The Special Libraries Association has opened a new portal of content, until the brand/topic/theme of Future Ready 365. The site is open to contributions/participation by librarians:
Your contribution—250 words, a handful of images, even audio and video—will build a mosaic that offers this community actionable insights into the future of our profession and association.
How do you join in? It’s easy: Submit your post to email@example.com. Done. We’ll take care of the rest.
Soon, the registration for the 2011 conference will also be launching, also with the theme of being Future Ready. The unbearably cheeky side of me thinks that on this second day of the new year, I’m still looking for a firm grip on the present. But here’s hoping that some really good and useful collaborations come out of these efforts …
I’ve just returned home from New Orleans and the Special Libraries Association 2010 Annual Conference. It was an informative and entertaining event, and I enjoyed meeting new people and getting re-acquainted with familiar friends and colleagues.
But SLA, like many other institutions, is going through serious challenges – financial shortfalls that are triggering a major organizational restructuring. In her remarks in the closing session on Wednesday, SLA Executive Director Janice LaChance devoted her address to the challenges facing SLA in the near and long-term. I hadn’t expected to record any of the session, but I decided to try to capture her remarks in whole rather than tweet a summary.
Here are Janice’s remarks in the closing session regarding the state of SLA …
Feel free to pass along to fellow SLA members.
If you’d like to read a summary of the Closing General Session, Jill Hurst-Wahl has several posts about the conference at her blog, Digitization 101. If you see other blog posts that discuss the SLA 2010 closing session, or the general state of the association, please feel free to leave a link via a comment. Thanks!
From the California Library Association mailing list:
Mary Minow has been nominated by President Barack Obama to the National Museum and Library Services Board (NMLSB). Minow, an attorney, consultant and a former librarian and library trustee, specializes in copyright, privacy and free speech. The nomination requires Senate confirmation.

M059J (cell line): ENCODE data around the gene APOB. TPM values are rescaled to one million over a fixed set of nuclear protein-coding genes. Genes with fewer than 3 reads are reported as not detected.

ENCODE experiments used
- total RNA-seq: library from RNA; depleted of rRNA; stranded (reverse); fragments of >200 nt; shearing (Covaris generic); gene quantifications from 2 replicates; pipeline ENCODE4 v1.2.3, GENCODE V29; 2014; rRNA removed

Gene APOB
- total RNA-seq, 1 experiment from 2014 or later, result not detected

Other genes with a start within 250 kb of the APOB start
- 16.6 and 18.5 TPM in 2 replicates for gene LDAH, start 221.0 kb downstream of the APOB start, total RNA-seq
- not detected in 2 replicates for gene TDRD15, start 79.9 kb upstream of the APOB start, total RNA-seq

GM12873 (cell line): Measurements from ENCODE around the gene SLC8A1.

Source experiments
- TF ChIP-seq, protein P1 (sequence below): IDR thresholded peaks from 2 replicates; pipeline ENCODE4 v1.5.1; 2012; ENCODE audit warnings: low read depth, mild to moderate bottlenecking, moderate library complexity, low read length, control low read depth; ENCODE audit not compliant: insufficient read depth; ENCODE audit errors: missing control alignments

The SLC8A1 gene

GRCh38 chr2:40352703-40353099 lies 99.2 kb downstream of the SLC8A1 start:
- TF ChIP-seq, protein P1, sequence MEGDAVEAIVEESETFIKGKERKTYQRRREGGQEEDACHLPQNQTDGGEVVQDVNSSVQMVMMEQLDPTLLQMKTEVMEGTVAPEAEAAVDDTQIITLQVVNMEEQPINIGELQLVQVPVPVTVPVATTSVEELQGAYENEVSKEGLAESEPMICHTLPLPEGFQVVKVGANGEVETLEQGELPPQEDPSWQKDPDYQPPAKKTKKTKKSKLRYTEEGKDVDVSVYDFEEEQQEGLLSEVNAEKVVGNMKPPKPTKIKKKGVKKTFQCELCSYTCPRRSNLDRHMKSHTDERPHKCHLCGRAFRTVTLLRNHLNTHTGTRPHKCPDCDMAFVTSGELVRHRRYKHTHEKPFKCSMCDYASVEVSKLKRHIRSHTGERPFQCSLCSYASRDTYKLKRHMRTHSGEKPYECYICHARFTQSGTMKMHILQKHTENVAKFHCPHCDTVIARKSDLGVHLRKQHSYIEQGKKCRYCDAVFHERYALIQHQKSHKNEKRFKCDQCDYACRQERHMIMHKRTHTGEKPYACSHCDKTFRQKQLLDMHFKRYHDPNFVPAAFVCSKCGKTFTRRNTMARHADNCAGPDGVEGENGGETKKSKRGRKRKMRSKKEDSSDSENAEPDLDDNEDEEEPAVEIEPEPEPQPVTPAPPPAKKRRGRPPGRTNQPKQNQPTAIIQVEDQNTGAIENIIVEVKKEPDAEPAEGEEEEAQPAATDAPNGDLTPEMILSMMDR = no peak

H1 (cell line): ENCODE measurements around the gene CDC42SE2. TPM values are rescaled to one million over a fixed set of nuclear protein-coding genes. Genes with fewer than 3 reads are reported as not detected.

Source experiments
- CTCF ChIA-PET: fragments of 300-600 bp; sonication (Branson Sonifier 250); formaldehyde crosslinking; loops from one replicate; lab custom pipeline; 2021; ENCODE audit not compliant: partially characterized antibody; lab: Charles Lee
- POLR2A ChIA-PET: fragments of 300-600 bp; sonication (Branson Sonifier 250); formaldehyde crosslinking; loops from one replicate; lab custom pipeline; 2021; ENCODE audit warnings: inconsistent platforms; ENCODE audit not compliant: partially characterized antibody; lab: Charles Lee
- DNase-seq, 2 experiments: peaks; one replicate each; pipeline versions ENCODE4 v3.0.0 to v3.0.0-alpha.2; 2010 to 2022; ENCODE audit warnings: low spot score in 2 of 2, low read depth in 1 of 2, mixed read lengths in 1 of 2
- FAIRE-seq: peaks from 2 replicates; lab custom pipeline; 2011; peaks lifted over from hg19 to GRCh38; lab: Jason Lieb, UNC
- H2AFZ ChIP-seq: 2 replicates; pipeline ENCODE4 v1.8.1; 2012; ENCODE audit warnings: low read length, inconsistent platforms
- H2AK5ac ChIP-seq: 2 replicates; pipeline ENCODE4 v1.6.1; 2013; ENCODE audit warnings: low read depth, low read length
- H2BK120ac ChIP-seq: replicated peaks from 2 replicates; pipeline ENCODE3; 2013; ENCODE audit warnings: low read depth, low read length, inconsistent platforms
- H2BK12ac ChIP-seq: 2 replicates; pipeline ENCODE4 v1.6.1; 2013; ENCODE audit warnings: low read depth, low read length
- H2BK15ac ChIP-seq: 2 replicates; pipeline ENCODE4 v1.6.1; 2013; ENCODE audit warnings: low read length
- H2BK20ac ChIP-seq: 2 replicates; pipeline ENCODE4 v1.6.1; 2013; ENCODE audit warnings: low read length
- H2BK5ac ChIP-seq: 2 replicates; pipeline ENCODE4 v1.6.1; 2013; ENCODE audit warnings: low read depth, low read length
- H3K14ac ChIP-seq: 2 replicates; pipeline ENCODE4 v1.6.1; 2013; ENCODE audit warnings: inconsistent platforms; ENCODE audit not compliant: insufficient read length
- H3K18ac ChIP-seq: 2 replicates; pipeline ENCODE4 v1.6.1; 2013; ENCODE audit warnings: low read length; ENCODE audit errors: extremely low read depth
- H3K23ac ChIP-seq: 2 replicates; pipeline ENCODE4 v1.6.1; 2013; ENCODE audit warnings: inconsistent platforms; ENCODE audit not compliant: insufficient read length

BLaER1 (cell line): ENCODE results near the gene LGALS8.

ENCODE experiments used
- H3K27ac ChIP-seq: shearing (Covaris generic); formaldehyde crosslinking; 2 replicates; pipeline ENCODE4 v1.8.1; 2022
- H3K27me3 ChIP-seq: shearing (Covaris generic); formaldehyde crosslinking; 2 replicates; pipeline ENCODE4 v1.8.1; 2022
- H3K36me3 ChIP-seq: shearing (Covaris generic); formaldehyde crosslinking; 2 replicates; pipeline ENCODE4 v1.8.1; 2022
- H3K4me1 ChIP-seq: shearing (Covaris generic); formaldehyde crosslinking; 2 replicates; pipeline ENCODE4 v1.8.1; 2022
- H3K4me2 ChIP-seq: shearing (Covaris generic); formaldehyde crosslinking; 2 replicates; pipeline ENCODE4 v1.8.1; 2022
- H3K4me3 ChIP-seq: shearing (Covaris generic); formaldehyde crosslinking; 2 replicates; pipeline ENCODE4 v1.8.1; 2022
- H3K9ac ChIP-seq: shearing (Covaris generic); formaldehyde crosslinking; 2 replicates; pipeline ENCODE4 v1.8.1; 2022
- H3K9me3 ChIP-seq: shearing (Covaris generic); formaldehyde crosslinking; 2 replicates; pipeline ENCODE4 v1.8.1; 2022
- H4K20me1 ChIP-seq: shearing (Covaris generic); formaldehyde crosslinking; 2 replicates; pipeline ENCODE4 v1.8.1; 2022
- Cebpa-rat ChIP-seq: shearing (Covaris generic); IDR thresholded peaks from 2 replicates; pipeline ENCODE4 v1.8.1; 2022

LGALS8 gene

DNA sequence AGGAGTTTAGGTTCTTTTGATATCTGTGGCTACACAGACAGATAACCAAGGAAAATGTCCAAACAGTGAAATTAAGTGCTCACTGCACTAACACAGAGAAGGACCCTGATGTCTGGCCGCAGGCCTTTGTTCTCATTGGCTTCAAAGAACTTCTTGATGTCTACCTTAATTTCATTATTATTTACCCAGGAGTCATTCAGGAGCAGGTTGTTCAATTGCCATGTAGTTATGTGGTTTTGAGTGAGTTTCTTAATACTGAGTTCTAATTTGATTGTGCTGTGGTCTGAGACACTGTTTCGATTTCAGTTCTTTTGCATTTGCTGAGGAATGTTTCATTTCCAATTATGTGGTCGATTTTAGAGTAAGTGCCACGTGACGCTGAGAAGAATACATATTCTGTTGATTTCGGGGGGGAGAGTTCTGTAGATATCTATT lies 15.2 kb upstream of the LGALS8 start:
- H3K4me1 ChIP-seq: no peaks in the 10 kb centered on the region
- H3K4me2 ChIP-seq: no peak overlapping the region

The NMLSB is an advisory body that includes the director and deputy directors of IMLS and twenty presidentially appointed and Senate-confirmed members of the general public who have demonstrated expertise in, or commitment to, library or museum services. Informed by its collectively vast experience and knowledge, the NMLSB advises the IMLS director on general policy and practices, and on selections for the National Medals for Museum and Library Service.
“I congratulate Mary on her nomination to the IMLS Board by President Obama,” said Kim Bui-Burton, CLA President and Director of the Monterey Public Library. “Mary Minow is an outstanding advocate and information resource for libraries in California, throughout the country and the world. She has contributed her wonderfully ‘dangerous mix of thoughts and information’ to the CLA community for many years now, and we are all the better for her thinking and support.”
Among her many accomplishments are currently serving as Chair of the CLA Intellectual Freedom Committee, teaching digital copyright at San Jose State School of Library Science and at Simmons Graduate School of Library and Information Science, editing the Stanford Copyright & Fair Use site, and serving as past President of the California Association of Library Trustees and Commissioners.
Minow was the first recipient of the California Library Association’s Zoia Horn Intellectual Freedom Award, given in 2004 and she coauthor with Tomas Lipinski of The Library’s Legal Answer Book (ALA Editions: 2003).
The night before Earth Day
Since the picture was taken with my underfeatured Motorola cellphone (i.e. not good with night shots), here’s what the message said:
FOR EARTH DAY …
TRY THE REVOLUTIONARY,
INFORMATION RETRIEVAL UNIT
PORTABLE, NO BATTERIES, CORDLESS
EASY ON THE EYES & ON THE BUDGET …
Taken in front of Bell’s Books in Palo Alto, CA on April 21, 2010.
I’ve been saying that I need to migrate the blog, change hosts, get a new platform …
And finally, I did it! Now, “Confessions of a Mad Librarian” is hosted at … madlibrarian.net!
Still working on finding just the right theme …
A major shout-out to Jenna Freedman for being highlighted in the New York Times for her work as a ‘zine librarian’ at Barnard. Yay, Jenna!
I just wrote my first “motion” having to do with Title VII and sexual discrimination for my legal research and writing class. So, the following caught my attention, naturally [thanks, Boing Boing]:
Federal Court Rules Transgender Discrimination Lawsuit Against Library of Congress Can Proceed